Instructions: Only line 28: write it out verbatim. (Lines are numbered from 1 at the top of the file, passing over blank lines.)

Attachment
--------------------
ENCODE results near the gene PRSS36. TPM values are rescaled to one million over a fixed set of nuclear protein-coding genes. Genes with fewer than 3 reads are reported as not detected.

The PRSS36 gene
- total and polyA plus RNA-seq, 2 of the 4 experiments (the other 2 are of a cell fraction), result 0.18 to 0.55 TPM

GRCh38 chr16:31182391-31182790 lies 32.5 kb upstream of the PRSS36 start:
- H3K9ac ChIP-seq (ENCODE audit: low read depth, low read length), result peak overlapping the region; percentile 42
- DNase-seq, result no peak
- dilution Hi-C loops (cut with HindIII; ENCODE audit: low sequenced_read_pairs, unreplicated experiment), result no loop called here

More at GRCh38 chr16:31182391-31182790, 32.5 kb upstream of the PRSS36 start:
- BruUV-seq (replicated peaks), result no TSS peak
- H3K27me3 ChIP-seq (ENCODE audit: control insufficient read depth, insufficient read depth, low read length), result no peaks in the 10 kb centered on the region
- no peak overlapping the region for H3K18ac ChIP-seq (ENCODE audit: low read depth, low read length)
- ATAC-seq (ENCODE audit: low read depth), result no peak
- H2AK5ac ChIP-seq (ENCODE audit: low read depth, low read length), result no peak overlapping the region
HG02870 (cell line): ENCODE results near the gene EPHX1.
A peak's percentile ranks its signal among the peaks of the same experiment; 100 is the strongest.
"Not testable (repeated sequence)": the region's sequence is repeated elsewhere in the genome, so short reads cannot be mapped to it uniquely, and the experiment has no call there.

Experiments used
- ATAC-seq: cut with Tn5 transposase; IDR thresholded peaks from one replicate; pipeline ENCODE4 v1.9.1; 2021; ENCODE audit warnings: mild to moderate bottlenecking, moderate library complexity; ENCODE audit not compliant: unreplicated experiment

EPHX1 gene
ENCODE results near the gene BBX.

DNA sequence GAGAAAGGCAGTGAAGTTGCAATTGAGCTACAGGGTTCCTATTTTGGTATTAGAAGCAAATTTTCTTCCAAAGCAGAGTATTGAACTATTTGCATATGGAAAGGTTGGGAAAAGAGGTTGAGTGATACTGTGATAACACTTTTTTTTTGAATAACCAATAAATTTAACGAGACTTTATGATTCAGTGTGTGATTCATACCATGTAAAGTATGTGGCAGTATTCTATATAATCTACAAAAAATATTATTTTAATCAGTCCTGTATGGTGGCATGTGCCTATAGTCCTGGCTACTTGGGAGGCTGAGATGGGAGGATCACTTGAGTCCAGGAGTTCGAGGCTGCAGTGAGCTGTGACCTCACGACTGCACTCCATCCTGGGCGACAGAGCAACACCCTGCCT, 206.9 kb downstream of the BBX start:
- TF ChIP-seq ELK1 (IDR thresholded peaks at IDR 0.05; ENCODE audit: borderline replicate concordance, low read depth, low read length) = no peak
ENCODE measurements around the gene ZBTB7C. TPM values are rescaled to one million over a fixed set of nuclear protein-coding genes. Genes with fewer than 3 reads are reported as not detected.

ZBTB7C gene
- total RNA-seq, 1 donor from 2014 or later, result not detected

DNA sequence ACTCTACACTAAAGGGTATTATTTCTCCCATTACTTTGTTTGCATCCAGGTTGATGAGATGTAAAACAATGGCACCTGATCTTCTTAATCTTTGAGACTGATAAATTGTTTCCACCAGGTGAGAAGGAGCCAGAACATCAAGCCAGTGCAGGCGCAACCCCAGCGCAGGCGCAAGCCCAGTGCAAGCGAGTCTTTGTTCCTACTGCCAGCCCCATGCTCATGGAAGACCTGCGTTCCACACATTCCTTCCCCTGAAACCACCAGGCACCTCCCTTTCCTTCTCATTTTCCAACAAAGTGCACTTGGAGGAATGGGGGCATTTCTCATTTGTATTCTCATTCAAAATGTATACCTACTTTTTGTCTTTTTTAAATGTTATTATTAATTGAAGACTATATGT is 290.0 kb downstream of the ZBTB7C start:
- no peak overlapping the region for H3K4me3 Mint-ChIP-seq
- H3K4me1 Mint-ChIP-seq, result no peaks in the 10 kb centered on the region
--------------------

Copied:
- H3K4me1 Mint-ChIP-seq, result no peaks in the 10 kb centered on the region